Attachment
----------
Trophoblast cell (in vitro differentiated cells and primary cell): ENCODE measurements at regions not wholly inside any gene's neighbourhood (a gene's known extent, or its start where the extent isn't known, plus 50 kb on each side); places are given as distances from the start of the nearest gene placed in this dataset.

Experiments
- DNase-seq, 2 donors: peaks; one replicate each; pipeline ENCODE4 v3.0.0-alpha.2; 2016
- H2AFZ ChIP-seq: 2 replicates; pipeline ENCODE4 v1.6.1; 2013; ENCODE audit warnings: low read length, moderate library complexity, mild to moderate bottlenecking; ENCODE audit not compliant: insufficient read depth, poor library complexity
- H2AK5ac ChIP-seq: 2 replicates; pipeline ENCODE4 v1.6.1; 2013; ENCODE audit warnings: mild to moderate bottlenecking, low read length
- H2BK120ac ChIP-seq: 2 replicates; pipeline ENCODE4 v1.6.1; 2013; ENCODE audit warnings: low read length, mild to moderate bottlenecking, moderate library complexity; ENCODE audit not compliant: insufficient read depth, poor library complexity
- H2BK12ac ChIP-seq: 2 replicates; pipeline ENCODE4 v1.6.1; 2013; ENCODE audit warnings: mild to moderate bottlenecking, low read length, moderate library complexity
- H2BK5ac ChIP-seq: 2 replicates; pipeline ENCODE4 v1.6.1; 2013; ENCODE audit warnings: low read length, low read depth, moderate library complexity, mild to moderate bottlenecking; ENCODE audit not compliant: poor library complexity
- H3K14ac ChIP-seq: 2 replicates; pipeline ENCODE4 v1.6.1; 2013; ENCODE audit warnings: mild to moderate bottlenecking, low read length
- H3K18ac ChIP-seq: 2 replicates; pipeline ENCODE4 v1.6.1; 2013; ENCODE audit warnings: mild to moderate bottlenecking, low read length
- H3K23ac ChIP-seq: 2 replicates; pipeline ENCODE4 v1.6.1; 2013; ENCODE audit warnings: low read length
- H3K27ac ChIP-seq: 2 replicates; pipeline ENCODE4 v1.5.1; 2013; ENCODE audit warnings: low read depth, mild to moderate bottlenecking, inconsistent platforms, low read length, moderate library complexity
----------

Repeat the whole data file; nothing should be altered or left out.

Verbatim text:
Trophoblast cell (in vitro differentiated cells and primary cell): ENCODE measurements at regions not wholly inside any gene's neighbourhood (a gene's known extent, or its start where the extent isn't known, plus 50 kb on each side); places are given as distances from the start of the nearest gene placed in this dataset.

Experiments
- DNase-seq, 2 donors: peaks; one replicate each; pipeline ENCODE4 v3.0.0-alpha.2; 2016
- H2AFZ ChIP-seq: 2 replicates; pipeline ENCODE4 v1.6.1; 2013; ENCODE audit warnings: low read length, moderate library complexity, mild to moderate bottlenecking; ENCODE audit not compliant: insufficient read depth, poor library complexity
- H2AK5ac ChIP-seq: 2 replicates; pipeline ENCODE4 v1.6.1; 2013; ENCODE audit warnings: mild to moderate bottlenecking, low read length
- H2BK120ac ChIP-seq: 2 replicates; pipeline ENCODE4 v1.6.1; 2013; ENCODE audit warnings: low read length, mild to moderate bottlenecking, moderate library complexity; ENCODE audit not compliant: insufficient read depth, poor library complexity
- H2BK12ac ChIP-seq: 2 replicates; pipeline ENCODE4 v1.6.1; 2013; ENCODE audit warnings: mild to moderate bottlenecking, low read length, moderate library complexity
- H2BK5ac ChIP-seq: 2 replicates; pipeline ENCODE4 v1.6.1; 2013; ENCODE audit warnings: low read length, low read depth, moderate library complexity, mild to moderate bottlenecking; ENCODE audit not compliant: poor library complexity
- H3K14ac ChIP-seq: 2 replicates; pipeline ENCODE4 v1.6.1; 2013; ENCODE audit warnings: mild to moderate bottlenecking, low read length
- H3K18ac ChIP-seq: 2 replicates; pipeline ENCODE4 v1.6.1; 2013; ENCODE audit warnings: mild to moderate bottlenecking, low read length
- H3K23ac ChIP-seq: 2 replicates; pipeline ENCODE4 v1.6.1; 2013; ENCODE audit warnings: low read length
- H3K27ac ChIP-seq: 2 replicates; pipeline ENCODE4 v1.5.1; 2013; ENCODE audit warnings: low read depth, mild to moderate bottlenecking, inconsistent platforms, low read length, moderate library complexity